Capital Gains Taxation and Tax Avoidance: New Evidence from Panel Data

56 Pages Posted: 20 Jul 2000 Last revised: 1 Jul 2010

See all articles by Alan J. Auerbach

Alan J. Auerbach

University of California, Berkeley - Department of Economics; National Bureau of Economic Research (NBER); CESifo (Center for Economic Studies and Ifo Institute for Economic Research)

Leonard E. Burman

Tax Policy Center; Maxwell School; Urban Institute; Syracuse University - Center for Policy Research

Jonathan M. Siegel

University of California, Berkeley - Department of Economics

Date Written: February 1998

Abstract

Previous theoretical analyses of the capital gains tax have suggested that investors have considerable opportunity to avoid the tax. Yet, past empirical work has found relatively little evidence of such activity. Using a previously unavailable panel data set with a very large sample of high-income individuals, this paper aims to bring the theory and evidence closer together by examining the behavior of individual taxpayers over time. Though confirming past findings that avoidance of tax on realized capital gains is not prevalent, we do observe that tax avoidance activity increased after the passage of the Tax Reform Act of 1986, and that high-income, high-wealth and more sophisticated taxpayers were most likely to avoid tax. However, the efficacy of tax avoidance strategies depends on being able to avoid tax for long periods, and we find that most tax avoidance is of relatively short duration. Thus, the effective tax rate on realized capital gains is very close to the statutory rate in all years and tax brackets.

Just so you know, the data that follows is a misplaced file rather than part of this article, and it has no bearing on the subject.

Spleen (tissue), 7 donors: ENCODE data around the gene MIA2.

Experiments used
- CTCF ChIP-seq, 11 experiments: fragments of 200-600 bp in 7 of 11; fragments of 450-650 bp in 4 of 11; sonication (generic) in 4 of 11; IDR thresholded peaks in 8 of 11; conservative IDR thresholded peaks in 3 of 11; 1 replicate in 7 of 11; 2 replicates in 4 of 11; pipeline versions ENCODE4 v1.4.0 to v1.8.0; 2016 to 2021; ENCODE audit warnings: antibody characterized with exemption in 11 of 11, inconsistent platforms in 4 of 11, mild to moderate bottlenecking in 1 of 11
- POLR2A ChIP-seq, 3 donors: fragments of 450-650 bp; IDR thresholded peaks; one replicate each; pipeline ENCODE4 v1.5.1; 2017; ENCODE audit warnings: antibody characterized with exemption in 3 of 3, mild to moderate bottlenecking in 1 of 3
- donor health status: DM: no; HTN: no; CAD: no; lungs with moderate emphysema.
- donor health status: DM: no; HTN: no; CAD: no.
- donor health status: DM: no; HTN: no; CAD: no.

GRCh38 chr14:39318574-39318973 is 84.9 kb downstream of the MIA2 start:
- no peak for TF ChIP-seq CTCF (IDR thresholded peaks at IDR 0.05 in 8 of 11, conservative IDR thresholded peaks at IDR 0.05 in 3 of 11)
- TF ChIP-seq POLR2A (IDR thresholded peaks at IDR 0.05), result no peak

Suggested Citation

Auerbach, Alan Jeffrey and Burman, Leonard E. and Siegel, Jonathan M., Capital Gains Taxation and Tax Avoidance: New Evidence from Panel Data (February 1998). NBER Working Paper No. w6399. Available at SSRN: https://ssrn.com/abstract=226147

Alan Jeffrey Auerbach (Contact Author)

University of California, Berkeley - Department of Economics ( email )

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National Bureau of Economic Research (NBER) ( email )

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CESifo (Center for Economic Studies and Ifo Institute for Economic Research)

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Leonard E. Burman

Tax Policy Center ( email )

Urban Institute
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Maxwell School ( email )

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Urban Institute ( email )

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Syracuse University - Center for Policy Research ( email )

Syracuse, NY 13244
United States

Jonathan M. Siegel

University of California, Berkeley - Department of Economics ( email )

549 Evans Hall #3880
Berkeley, CA 94720-3880
United States

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